In case you hadn’t noticed, it’s working its way into mid-March, which means that mid-April–specifically April 15–is right around the corner. This is a date that should be embraced with a wistful smile, a softly hummed air, and a reverent appreciation for all things verdant and freshly-emerged.

Unfortunately, it’s also Income Tax Day, generally perceived to be a blight on the earth, or at least on the United States. The anticipation begins with the receipt of the prescribed W-2 and 1099 forms, no later than January 31 as a rule. That gives us all two and a half months to contemplate just how we’re going to finagle paying the least possible tax and finding the paperwork to back up our claims.

And there, in a nutshell, is the problem.

I certainly understand that it’s taxes that pay for the things we don’t want to deal with individually. I prefer that you take my $5.30 and add it to the next guy’s $5.30 until you have enough to construct the sewer lines. I wouldn’t know where to begin on such a project by myself. I also don’t want to provide my own army or my own highways (although, if I did, I wouldn’t allow all those rotten drivers on MY roads!) or the nice, bright-red fire trucks that sometimes travel on those highways. I know I somehow have to pay for my share of those and other services.

But to arrive at my fair share, I have to file a tax return. I can get past the first couple of lines on the dreaded 1040 without a problem. I’ve known my name and SSN for several years now. I even know where I put most of the 1099’s I got in the mail a while back. Wait a minute–there should be two from the Social Security Administration, right? One for him, one for me. All I have in the blue don’t-throw-this-away box is one of the two (mine, hah!) along with a few receipts from important places like the pharmacy and Taco Bell.

There are maybe a dozen or so other places where I might find the essential paper. While I’m at it, I might as well check all those places for other things I’m sure to need as well. I know I have three property tax bills, and the insurance papers on the rental house. Somewhere I’ve stashed all those pink cards the charity leaves when they pick up my discards (see Schedule A, Itemized Deductions) and I’m pretty sure the bank sent me a 1099 for the $2.43 I’ve earned in interest on my life’s savings last year. All I have to do is set aside a few hours for finding, sorting, and organizing.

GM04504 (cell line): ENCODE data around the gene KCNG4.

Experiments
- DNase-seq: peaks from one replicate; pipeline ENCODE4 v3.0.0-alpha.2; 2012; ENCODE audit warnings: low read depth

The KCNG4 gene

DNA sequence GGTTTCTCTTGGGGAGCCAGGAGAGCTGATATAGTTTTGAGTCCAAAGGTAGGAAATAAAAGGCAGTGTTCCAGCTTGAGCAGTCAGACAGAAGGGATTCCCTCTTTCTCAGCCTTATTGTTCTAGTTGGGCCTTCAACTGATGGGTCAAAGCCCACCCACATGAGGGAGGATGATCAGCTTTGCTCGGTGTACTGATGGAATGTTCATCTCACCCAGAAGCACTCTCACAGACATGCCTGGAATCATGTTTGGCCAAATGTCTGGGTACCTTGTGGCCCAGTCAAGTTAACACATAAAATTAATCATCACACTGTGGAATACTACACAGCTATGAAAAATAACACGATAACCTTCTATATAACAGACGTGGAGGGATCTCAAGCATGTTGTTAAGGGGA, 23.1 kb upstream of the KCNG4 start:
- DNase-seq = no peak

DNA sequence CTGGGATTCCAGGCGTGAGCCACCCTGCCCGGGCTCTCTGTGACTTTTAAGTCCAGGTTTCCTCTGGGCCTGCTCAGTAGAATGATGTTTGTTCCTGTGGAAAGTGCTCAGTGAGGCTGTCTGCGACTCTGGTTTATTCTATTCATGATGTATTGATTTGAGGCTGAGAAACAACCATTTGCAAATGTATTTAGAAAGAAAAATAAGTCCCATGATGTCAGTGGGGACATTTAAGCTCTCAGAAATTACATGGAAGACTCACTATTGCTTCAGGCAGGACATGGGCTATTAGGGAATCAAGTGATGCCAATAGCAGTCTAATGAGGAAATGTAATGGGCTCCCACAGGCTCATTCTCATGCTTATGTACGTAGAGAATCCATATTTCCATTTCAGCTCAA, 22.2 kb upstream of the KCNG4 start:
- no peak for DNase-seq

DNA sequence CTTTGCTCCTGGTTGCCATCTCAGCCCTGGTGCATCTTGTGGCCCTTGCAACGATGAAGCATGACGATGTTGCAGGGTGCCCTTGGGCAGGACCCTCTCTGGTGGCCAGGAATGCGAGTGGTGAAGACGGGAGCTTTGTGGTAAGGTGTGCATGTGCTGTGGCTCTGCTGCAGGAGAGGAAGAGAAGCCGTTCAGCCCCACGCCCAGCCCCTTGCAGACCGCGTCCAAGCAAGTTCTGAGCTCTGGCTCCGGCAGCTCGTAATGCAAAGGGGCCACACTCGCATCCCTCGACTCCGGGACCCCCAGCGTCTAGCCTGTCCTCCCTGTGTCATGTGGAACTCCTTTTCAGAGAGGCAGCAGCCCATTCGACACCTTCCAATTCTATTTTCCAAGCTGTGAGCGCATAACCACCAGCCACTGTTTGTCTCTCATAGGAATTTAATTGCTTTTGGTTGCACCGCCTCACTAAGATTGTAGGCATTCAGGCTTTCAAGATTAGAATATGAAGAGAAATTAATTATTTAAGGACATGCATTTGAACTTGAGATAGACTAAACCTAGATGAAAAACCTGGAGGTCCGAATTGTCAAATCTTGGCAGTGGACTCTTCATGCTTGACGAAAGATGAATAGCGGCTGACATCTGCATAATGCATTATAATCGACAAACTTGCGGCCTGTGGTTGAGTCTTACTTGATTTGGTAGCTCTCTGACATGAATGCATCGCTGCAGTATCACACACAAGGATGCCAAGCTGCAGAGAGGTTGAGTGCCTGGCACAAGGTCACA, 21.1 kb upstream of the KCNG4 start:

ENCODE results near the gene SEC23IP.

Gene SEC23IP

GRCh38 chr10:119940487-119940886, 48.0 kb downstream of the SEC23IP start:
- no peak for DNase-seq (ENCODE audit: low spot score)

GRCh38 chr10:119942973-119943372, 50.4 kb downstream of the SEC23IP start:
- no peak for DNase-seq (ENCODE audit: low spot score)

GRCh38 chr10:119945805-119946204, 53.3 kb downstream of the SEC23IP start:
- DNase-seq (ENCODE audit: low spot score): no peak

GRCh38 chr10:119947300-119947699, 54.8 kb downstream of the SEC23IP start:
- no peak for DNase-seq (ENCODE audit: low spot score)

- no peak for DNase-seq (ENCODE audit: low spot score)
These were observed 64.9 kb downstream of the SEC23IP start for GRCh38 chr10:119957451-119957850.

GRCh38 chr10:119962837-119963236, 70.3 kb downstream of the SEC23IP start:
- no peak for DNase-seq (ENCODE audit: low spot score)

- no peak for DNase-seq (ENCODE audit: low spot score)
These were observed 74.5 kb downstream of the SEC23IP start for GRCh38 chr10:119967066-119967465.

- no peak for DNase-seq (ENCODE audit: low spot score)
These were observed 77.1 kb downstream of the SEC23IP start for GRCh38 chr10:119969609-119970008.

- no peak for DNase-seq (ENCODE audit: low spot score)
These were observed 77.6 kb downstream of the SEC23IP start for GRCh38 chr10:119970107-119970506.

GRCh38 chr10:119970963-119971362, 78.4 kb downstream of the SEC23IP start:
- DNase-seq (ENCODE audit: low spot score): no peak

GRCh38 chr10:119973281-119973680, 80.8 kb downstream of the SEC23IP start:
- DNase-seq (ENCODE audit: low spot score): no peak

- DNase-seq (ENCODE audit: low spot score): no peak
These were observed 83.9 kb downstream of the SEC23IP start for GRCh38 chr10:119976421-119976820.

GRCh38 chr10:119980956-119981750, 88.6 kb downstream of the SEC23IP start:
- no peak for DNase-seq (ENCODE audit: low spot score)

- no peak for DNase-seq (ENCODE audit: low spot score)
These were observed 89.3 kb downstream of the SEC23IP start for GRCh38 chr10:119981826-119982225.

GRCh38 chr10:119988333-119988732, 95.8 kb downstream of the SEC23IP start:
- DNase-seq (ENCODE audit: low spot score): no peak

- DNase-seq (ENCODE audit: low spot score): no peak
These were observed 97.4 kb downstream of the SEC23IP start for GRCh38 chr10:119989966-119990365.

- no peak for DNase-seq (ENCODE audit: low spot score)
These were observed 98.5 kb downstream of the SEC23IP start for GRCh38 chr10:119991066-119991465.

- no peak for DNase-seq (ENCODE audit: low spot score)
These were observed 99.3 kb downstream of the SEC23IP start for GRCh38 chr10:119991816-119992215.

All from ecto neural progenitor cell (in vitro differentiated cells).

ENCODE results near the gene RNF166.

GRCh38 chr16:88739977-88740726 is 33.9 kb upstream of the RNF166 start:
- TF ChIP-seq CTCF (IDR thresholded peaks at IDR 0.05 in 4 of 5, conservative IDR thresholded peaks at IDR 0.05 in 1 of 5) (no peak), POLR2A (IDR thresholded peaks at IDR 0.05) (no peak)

Last April, I promised myself it would be different this year. Really, I did, and it worked fine until the day I came home with a handful of prescriptions and the same number of (deductible!) receipts and found that the blue box wasn’t in its place.

“Honey, did you move the blue box?”

“What blue box?”

“The one from the desk in the family room. The don’t-throw-this-away box with pansies on the lid.”

An ominous silence. Then, “Uh, what do pansies look like again?”

Uh-oh. “Please tell me you didn’t dump the blue box!”

Another ominous silence.

Double uh-oh!

“I didn’t dump it, exactly. I think all that stuff’s around here someplace. I just needed a container that size for the hardware from this toaster I’m fixing.”

What?! That toaster you’ve been working on for two months now?”

“It hasn’t really been two months, has it? Well, never mind. Here’s your old box, and a handful of papers that was in it. I think this is all of them unless something got mixed in with the catalogues and tossed out. Uh, I’ll just keep these screws and things in my sock drawer for now.”

He means well. I’d badger him a little bit about this, but I’m worse. I’ve been known to find deductible receipts (years too late to do any good) in my recipe box, in whatever book I was reading at the time, in the yellow tablet where I first scribble the bits of sentences that might someday become a story. It’s all part of my disorganized life, and one way or another we get through it.

I bet I’ll get through it again this year. May the Internal Revenue Service have mercy on me.

I’ll see you again, after the commercial.